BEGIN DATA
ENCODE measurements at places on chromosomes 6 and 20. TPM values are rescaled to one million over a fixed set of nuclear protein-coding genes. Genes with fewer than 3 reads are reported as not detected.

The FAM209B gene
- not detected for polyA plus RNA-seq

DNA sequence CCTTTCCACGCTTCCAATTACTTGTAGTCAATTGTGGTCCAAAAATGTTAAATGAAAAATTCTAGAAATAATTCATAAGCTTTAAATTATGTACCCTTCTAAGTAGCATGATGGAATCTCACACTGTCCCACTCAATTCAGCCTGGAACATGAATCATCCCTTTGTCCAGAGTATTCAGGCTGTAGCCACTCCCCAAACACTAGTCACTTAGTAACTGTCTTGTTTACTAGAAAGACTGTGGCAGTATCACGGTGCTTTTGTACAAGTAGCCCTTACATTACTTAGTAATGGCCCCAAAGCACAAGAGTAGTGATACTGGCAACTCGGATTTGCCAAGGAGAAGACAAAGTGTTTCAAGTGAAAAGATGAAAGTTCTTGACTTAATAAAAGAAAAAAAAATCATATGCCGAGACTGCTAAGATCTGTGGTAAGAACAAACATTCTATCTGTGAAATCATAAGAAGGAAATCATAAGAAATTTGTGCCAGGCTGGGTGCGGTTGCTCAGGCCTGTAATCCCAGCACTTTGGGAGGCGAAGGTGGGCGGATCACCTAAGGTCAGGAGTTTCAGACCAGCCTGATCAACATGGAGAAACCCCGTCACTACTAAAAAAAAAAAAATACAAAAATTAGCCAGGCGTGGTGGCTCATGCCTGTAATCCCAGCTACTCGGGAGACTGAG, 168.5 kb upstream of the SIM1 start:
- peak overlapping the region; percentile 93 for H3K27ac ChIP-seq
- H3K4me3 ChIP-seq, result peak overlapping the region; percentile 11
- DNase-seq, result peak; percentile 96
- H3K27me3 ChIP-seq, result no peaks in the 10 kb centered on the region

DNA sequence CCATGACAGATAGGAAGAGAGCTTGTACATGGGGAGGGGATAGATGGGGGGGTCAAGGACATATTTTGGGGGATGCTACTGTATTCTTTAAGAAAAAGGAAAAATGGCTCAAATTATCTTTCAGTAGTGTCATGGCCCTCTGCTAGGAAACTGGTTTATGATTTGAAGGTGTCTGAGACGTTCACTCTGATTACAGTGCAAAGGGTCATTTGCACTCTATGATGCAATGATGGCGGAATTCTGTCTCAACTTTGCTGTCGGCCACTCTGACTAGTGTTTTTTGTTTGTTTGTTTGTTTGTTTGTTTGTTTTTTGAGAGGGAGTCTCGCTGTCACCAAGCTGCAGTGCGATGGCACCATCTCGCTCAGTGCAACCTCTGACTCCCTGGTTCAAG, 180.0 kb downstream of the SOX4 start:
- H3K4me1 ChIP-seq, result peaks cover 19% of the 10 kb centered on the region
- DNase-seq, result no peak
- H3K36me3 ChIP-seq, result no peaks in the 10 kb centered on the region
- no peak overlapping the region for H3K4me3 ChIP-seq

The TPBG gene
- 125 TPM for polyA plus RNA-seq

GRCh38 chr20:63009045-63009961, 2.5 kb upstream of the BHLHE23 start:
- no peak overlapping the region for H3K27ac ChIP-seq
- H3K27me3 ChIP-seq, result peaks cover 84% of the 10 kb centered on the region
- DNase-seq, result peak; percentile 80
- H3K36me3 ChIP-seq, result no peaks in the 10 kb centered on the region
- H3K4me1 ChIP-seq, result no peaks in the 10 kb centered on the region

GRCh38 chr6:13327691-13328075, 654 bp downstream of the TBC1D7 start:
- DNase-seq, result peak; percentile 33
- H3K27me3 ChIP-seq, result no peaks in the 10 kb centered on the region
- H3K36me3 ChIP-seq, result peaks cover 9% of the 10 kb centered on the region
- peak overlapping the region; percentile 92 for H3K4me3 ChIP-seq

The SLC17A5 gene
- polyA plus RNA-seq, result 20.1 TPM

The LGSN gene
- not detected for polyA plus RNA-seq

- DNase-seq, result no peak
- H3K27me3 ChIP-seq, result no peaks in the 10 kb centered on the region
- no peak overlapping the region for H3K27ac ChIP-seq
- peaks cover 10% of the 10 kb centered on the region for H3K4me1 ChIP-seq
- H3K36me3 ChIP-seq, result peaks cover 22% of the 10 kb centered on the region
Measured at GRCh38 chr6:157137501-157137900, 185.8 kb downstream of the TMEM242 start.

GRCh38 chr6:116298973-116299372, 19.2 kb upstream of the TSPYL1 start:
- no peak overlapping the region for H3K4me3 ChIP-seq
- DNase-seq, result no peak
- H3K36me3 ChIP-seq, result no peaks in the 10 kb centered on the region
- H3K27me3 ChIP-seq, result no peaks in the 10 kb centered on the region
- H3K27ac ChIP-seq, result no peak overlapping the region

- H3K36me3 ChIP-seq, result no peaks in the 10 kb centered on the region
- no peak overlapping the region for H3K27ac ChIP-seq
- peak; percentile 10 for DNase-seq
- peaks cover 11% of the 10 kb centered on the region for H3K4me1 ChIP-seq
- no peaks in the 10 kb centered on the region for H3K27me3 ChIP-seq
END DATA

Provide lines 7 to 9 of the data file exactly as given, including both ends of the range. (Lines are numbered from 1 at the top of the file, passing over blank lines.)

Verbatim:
- DNase-seq, result peak; percentile 96
- H3K27me3 ChIP-seq, result no peaks in the 10 kb centered on the region

DNA sequence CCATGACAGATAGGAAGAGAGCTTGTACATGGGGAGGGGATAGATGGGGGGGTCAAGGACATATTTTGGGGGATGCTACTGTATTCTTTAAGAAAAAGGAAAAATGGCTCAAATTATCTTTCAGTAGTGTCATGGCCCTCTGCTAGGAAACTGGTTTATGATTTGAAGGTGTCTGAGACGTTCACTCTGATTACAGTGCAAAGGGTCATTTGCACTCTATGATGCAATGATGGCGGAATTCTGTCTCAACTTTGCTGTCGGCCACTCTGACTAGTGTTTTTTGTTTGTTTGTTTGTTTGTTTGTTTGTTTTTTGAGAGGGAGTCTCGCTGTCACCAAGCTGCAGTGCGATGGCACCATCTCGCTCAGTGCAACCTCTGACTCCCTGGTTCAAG, 180.0 kb downstream of the SOX4 start: